Burns can be caused from excessive heat, electrical shock, chemicals and too much sun. The severity depends upon the exposure and depth of the burn. A superficial burn is indicated by redness, blistering, slight swelling and tenderness. A deep burn looks white and the fur falls out easily in the affected area. A deep burn over 15% of the body will usually result in death due to the loss of fluids and the onset of shock.
Treat by packing with ice, or cold water for twenty minutes to relieve the pain. Clip away the hair and wash with a surgical soap and gently pat dry. Apply an antibiotic ointment and wrap with gauze to keep the cat from chewing at the spot and to keep it clean. Change bandages at least twice per day, being very careful not to pull the scab off with the bandages.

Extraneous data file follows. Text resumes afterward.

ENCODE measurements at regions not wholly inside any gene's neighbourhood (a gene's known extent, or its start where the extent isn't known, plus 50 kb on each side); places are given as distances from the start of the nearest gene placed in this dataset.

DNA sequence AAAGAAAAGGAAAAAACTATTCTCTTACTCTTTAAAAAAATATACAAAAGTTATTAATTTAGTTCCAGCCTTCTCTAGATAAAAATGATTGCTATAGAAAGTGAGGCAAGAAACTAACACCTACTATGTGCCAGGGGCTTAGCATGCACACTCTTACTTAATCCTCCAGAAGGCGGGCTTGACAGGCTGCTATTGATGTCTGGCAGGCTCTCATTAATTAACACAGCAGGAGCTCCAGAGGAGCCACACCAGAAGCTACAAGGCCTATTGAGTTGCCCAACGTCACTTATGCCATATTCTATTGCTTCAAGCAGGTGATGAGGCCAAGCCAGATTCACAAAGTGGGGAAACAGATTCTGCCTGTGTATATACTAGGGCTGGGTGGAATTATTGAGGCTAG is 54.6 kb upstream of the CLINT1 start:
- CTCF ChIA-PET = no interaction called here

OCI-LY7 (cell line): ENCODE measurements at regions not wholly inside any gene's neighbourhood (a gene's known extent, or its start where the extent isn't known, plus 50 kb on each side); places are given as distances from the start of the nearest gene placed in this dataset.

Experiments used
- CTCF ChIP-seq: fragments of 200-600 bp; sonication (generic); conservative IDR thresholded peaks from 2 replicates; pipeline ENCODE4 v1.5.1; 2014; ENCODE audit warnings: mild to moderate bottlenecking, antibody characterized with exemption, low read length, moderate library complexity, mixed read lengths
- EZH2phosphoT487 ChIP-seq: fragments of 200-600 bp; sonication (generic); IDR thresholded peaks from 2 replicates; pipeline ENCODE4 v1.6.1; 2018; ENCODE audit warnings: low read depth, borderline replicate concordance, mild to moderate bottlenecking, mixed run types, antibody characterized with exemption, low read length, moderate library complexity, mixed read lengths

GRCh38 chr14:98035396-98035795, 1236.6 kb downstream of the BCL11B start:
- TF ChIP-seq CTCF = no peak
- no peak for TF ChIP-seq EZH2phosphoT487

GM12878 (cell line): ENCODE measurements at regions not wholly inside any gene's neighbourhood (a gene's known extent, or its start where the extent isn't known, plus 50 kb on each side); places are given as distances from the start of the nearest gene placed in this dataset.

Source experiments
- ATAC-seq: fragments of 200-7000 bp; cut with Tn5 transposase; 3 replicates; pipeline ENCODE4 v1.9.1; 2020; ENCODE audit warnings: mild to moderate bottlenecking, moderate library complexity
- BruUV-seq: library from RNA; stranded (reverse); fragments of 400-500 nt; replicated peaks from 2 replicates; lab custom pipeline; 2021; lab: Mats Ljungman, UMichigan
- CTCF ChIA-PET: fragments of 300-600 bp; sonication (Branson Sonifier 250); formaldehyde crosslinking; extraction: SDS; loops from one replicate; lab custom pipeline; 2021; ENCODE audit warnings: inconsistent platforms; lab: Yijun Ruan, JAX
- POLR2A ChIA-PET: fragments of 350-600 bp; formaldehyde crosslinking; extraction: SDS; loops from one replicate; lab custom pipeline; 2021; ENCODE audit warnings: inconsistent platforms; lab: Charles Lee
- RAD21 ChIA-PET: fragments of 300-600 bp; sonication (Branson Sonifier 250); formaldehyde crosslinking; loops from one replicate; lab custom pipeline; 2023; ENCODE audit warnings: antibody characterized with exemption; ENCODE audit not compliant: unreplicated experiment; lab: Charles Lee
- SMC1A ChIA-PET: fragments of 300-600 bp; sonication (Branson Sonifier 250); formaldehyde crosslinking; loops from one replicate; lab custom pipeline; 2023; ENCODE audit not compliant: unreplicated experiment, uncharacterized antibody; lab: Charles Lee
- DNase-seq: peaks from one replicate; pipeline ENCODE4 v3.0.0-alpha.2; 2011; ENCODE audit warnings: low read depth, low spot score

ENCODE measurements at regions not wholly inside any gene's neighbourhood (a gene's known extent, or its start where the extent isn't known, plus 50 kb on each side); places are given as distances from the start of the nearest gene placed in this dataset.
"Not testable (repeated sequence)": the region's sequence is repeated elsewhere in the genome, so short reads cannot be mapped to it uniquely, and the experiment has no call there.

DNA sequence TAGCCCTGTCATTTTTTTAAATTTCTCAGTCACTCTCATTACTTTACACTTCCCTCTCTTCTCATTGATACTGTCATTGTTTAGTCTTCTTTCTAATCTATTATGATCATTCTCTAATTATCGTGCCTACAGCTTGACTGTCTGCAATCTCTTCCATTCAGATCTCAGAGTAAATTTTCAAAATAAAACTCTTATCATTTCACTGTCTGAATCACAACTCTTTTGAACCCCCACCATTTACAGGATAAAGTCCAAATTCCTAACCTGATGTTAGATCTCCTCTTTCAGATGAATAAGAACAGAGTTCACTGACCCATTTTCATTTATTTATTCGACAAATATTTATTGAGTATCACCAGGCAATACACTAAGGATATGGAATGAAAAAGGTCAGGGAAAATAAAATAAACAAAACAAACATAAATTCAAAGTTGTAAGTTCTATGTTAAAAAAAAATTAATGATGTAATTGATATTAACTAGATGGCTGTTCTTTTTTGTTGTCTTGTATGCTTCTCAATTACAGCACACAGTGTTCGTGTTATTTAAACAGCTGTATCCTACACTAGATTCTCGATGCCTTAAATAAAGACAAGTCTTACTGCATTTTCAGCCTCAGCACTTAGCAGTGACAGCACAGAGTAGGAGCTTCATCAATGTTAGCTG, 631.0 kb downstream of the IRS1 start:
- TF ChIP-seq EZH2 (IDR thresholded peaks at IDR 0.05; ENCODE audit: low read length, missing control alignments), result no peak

Treat burns caused by chemicals by flushing with water. If it was acid, mix four tablespoons of baking soda to a pint of water and flush the area. If the burn was from an Alkali mix two tablespoons of vinegar to a pint of water and flush. This must be done within five minutes of the burn to do any good. Treat with antibiotic ointment and bandage as above.
Note: I am not a veterinarian. If your exotic cat has suffered a burn please consult a licensed veterinarian.